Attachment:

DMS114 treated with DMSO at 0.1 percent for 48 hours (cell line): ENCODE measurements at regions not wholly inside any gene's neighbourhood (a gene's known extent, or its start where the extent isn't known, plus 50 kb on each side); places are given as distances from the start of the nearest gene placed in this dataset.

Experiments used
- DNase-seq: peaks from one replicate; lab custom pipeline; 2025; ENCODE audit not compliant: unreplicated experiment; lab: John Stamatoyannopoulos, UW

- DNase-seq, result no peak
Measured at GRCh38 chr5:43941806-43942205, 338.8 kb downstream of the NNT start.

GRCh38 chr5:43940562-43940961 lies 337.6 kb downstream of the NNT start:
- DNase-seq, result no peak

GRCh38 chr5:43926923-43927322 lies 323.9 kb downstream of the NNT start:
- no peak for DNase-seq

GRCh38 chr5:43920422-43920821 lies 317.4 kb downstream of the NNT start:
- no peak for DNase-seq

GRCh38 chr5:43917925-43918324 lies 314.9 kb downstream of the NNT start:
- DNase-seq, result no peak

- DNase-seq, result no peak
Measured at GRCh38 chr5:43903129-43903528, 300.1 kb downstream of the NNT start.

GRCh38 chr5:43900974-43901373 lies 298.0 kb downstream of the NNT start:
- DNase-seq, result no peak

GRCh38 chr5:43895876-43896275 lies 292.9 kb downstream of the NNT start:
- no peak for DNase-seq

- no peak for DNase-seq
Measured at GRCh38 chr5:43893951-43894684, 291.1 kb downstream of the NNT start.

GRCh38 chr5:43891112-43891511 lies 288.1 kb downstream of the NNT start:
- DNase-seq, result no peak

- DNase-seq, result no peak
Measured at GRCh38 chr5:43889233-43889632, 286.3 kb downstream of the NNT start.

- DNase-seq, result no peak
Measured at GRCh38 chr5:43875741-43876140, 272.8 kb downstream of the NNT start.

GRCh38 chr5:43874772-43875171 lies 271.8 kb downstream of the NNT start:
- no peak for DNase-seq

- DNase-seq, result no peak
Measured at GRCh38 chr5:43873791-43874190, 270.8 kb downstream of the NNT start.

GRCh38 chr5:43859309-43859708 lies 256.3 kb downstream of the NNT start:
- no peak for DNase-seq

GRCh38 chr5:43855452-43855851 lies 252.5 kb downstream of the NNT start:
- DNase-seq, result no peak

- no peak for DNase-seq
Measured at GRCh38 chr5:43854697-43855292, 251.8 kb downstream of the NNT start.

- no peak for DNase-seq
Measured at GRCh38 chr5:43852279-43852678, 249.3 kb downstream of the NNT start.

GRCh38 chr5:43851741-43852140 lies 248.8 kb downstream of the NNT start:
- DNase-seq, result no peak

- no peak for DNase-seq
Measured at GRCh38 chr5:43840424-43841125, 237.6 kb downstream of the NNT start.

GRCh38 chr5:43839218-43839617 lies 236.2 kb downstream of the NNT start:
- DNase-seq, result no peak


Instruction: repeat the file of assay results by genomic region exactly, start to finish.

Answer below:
DMS114 treated with DMSO at 0.1 percent for 48 hours (cell line): ENCODE measurements at regions not wholly inside any gene's neighbourhood (a gene's known extent, or its start where the extent isn't known, plus 50 kb on each side); places are given as distances from the start of the nearest gene placed in this dataset.

Experiments used
- DNase-seq: peaks from one replicate; lab custom pipeline; 2025; ENCODE audit not compliant: unreplicated experiment; lab: John Stamatoyannopoulos, UW

- DNase-seq, result no peak
Measured at GRCh38 chr5:43941806-43942205, 338.8 kb downstream of the NNT start.

GRCh38 chr5:43940562-43940961 lies 337.6 kb downstream of the NNT start:
- DNase-seq, result no peak

GRCh38 chr5:43926923-43927322 lies 323.9 kb downstream of the NNT start:
- no peak for DNase-seq

GRCh38 chr5:43920422-43920821 lies 317.4 kb downstream of the NNT start:
- no peak for DNase-seq

GRCh38 chr5:43917925-43918324 lies 314.9 kb downstream of the NNT start:
- DNase-seq, result no peak

- DNase-seq, result no peak
Measured at GRCh38 chr5:43903129-43903528, 300.1 kb downstream of the NNT start.

GRCh38 chr5:43900974-43901373 lies 298.0 kb downstream of the NNT start:
- DNase-seq, result no peak

GRCh38 chr5:43895876-43896275 lies 292.9 kb downstream of the NNT start:
- no peak for DNase-seq

- no peak for DNase-seq
Measured at GRCh38 chr5:43893951-43894684, 291.1 kb downstream of the NNT start.

GRCh38 chr5:43891112-43891511 lies 288.1 kb downstream of the NNT start:
- DNase-seq, result no peak

- DNase-seq, result no peak
Measured at GRCh38 chr5:43889233-43889632, 286.3 kb downstream of the NNT start.

- DNase-seq, result no peak
Measured at GRCh38 chr5:43875741-43876140, 272.8 kb downstream of the NNT start.

GRCh38 chr5:43874772-43875171 lies 271.8 kb downstream of the NNT start:
- no peak for DNase-seq

- DNase-seq, result no peak
Measured at GRCh38 chr5:43873791-43874190, 270.8 kb downstream of the NNT start.

GRCh38 chr5:43859309-43859708 lies 256.3 kb downstream of the NNT start:
- no peak for DNase-seq

GRCh38 chr5:43855452-43855851 lies 252.5 kb downstream of the NNT start:
- DNase-seq, result no peak

- no peak for DNase-seq
Measured at GRCh38 chr5:43854697-43855292, 251.8 kb downstream of the NNT start.

- no peak for DNase-seq
Measured at GRCh38 chr5:43852279-43852678, 249.3 kb downstream of the NNT start.

GRCh38 chr5:43851741-43852140 lies 248.8 kb downstream of the NNT start:
- DNase-seq, result no peak

- no peak for DNase-seq
Measured at GRCh38 chr5:43840424-43841125, 237.6 kb downstream of the NNT start.

GRCh38 chr5:43839218-43839617 lies 236.2 kb downstream of the NNT start:
- DNase-seq, result no peak